Retired Lt. Gen. Perry Wiggins, executive director of the Governor’s Military Council for the State of Kansas, presented Brownback’s proclamation to Trooper Willie Edley, president of the National 9th and 10th (Horse) Cavalry Association.
    Edley said the national organization was honored to be part of the event. He thanked the Alexander/ Madison chapter of the Kansas City Area 9th and 10th (Horse) Cavalry Association and area organizations for providing hospitality, then presented a check to Philpot as a donation toward completing the new 6888th Central Postal Directory Battalion monument.
    “It is a beautiful and perfect day to celebrate the 25th anniversary of the dedication of this (monument),” Edley said. “And, some of us happened to be here when it was first dedicated.”
    Philpot said the funding provided by Edley’s organization goes with other funds toward completing a new monument that will recognize the contributions of the 6888th Central Postal Directory Battalion, which served in Europe as part of the Women’s Army Auxiliary Corps during World War II.
    “The monument is a tribute to the only all-women African-American unit to be deployed overseas,” Philpot said. “Our fundraising goal is $70,000, and we had raised just under $7,000. After the contribution from Trooper Edley today, we have now raised a total of $38,000.”
    Paul Kramer, city manager of Leavenworth, presented a proclamation signed by Mayor Nancy Bauder to Trooper John Bruce, president of the Alexander/Madison Chapter of the Kansas City Area 9th and 10th (Horse) Cavalry Association. Bauder’s proclamation urged her constituents to recognize the civic contributions made by the Buffalo Soldiers.
    George Dunmore, the public affairs officer of the Heart of America Chapter of Tuskegee Airmen Inc., attended the ceremony and said the legacies of Buffalo Soldiers and the airmen go hand-in-hand historically. He said both were pioneers in their respective eras.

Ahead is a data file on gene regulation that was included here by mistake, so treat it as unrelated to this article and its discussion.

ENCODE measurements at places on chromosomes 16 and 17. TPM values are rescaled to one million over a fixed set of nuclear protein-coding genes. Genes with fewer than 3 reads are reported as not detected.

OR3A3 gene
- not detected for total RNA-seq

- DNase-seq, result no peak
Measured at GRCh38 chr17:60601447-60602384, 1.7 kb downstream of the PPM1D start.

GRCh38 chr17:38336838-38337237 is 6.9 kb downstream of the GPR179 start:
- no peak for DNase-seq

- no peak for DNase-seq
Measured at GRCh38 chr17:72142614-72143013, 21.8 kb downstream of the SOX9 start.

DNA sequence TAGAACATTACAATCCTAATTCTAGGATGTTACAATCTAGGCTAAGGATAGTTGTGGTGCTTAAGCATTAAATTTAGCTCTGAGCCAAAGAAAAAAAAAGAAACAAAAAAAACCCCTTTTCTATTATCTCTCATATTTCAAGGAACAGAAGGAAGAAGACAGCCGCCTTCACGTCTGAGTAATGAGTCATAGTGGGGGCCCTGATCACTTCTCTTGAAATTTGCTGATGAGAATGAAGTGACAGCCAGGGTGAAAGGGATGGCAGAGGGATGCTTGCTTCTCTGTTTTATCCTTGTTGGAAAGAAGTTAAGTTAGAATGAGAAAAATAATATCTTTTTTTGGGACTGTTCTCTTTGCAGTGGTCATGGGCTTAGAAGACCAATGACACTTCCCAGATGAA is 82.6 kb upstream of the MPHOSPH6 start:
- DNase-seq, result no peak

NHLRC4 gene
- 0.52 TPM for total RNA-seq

“Our organizations have parallel missions. Many of the Tuskegee Airmen were Buffalo Soldiers,” Dunmore said. “We don’t want succeeding generations to forget what the two accomplished.”
    Page 3 of 3 - Theresa Klugh, whose brother Frank Minnis was Leavenworth mayor in 1992, attended the original dedication ceremony. She said the formal recognition of the Buffalo Soldier both then and now is important.
    “Having been here 25 years ago when Eddie Dixon brought the statue in was such a great time for me — and being so proud of the black soldier. As our speaker said today, this (monument) shows real positive strength,” Klugh said. “I’m so proud to be here today.”
    George Pettigrew, vice president of the Alexander/Madison chapter of the Kansas City Area 9th and 10th (Horse) Cavalry Association, said planning the ceremony took much coordination. He said effective communication resulted in a positive event for the public to experience.
    “We are pleased it went smoothly and maintained an appropriate level of dignity. But the credit for the success of this event is not mine or due to the efforts of any one individual,” Pettigrew said. “I’d have to give such credit to the support given our troop by the various organizations on Fort Leavenworth who helped create the infrastructure.”
    Bruce said his troop was glad to serve as host and echoed Pettigrew in stating that the effort involved many people.
    “The original troopers served and sacrificed. We are here to model it forward,” Bruce said. “I am honored to be part of this commemoration.”
    Philpot said the monument still serves a definite purpose.
    “It’s just unbelievable that 25 years have passed. And it is great that some of the original Buffalo Soldiers who were here to dedicate the monument then are still here to see this,” Philpot said. “There’s a history here now. The soldiers respect this monument area tremendously — they have their promotion ceremonies here, they re-enlist here. It instills pride in many ways.”
  • Comment or view comments